The Society for Social Work and Research

2013 Annual Conference

January 16-20, 2013 I Sheraton San Diego Hotel and Marina I San Diego, CA

Competence, Autonomy, and Relatedness: Potential Mediators of the Relationship Between Peer Involvement and Classroom Engagement

Friday, January 18, 2013: 10:00 AM
Nautilus 3 (Sheraton San Diego Hotel & Marina)
* noted as presenting author
Sarah Fierberg Phillips, MA, MSW, PhD Candidate, Brandeis University, Waltham, MA
Purpose:  Students’ perceptions of competence, autonomy, and relatedness are theorized to mediate the relationship between social contexts and classroom engagement (Connell & Wellborn, 1991).  Although supported empirically, Connell and Wellborn's theory has not been applied to adolescent peer contexts—a conspicuous omission given the salience of peer relationships during adolescence.  This study examined whether the relationship between classroom peer involvement (a theoretically important dimension of context) and engagement is mediated by students’ perceptions of competence, autonomy, and relatedness. 

Method:  We analyzed secondary data from a spring 2011 survey of all 9th grade students in one public high school.  Surveys were administered electronically in one to two randomly selected classrooms per teacher. (N= 1,080 observations from 436 students in 148 classrooms taught by 91 teachers.)  Although mediation is often tested using structural equation modeling, commercial software cannot appropriately model numerous observations from the same student across multiple classrooms.  Therefore, we used three-level, cross-classified regression models to test for mediation following procedures for multilevel models (Mathieu & Taylor, 2007; Zhang et al., 2009).  Outcomes included behavioral, emotional, and cognitive engagement, defined respectively as observation-specific: 1) positive conduct, effort, and persistence; 2) positive affect; and 3) deep concentration.  Mediators were competence, autonomy, and relatedness, defined respectively as observation-specific:  1) ability, 2) interest in learning because of its importance and intention to learn as much as possible, and 3) sense of belonging.  Peer involvement aggregated students' perceptions of classmates’ caring, encouragement, and sense of fictive kinship to the classroom-level.  Race/ethnicity, sex, socioeconomic status, home language, prior achievement, and aggregate classroom home language and racial composition served as covariates.  Unless noted otherwise, all non-dichotomous student- and classroom-level variables were standardized for ease of interpretation.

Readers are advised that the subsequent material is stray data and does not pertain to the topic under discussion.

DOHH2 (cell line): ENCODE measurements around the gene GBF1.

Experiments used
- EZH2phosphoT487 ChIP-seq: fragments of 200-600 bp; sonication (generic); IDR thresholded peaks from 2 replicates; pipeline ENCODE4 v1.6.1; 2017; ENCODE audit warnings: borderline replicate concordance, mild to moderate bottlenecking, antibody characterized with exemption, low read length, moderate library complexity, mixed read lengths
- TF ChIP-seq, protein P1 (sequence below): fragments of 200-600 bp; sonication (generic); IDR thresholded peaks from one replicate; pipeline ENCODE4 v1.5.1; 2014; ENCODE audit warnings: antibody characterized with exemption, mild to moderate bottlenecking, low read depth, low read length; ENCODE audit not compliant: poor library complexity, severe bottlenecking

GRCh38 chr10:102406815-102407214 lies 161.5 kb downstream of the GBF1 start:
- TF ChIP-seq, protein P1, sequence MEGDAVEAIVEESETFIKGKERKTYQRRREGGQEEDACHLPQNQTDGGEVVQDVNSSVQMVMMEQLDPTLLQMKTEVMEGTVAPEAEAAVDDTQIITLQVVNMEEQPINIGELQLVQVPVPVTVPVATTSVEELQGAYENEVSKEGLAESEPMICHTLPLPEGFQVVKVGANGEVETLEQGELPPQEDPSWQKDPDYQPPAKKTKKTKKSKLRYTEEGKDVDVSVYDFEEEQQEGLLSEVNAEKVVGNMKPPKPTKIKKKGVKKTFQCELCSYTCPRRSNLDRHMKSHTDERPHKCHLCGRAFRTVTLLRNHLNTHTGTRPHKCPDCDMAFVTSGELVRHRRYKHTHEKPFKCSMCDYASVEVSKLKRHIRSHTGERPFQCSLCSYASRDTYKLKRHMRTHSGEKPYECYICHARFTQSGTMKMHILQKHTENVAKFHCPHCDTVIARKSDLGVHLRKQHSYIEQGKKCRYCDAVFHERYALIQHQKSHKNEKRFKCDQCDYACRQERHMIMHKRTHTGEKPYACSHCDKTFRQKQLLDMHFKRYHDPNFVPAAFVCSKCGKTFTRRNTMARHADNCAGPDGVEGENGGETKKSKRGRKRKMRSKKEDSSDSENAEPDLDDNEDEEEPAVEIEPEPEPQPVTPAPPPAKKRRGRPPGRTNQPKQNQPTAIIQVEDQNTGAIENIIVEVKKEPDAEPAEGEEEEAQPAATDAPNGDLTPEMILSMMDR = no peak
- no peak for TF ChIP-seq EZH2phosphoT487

Results: Because all of the variation in peer involvement occurred between classrooms, potential mediators needed to vary at the classroom-level (Mathieu & Taylor, 2007).  Only autonomy met this requirement; 13.4% of its variation occurred between classrooms.  Following Zhang et al.'s  (2009) procedures, autonomy was significantly and positively associated with behavioral (Π= .547, p<.001), emotional (Π=.421, p<.001), and cognitive (Π= .529, p<.001) engagement.  Peer involvement was significantly and positively associated with autonomy  (Π= .243, p<.001), behavioral (Π=.125, p<.01), emotional (Π=.387, p<.001), and cognitive (Π=.252, p<.001) engagement. When group mean centered autonomy and aggregate classroom autonomy were entered into models containing peer involvement, the coefficient on peer involvement dropped and became insignificant (behavioral engagement, Π= -.024, p>.05), or less significant (cognitive engagement, Π=.097, p<.05).  Sobel tests confirm that autonomy mediated the relationship between peer involvement and behavioral engagement (Sobel=4.647, p<.001) and partially mediated the relationship between peer involvement and cognitive engagement (Sobel=4.533, p<.001).  

Implications:  These findings extend the self-system process model to adolescent peer contexts.  They suggest that classroom-level social work interventions aimed at developing a family-like atmosphere and enhancing students’ reciprocal demonstrations of caring and encouragement may positively influence students’ emotional and cognitive engagement as well as their interest in and intention to learn.  This, in turn, may enhance students’ behavioral and cognitive engagement.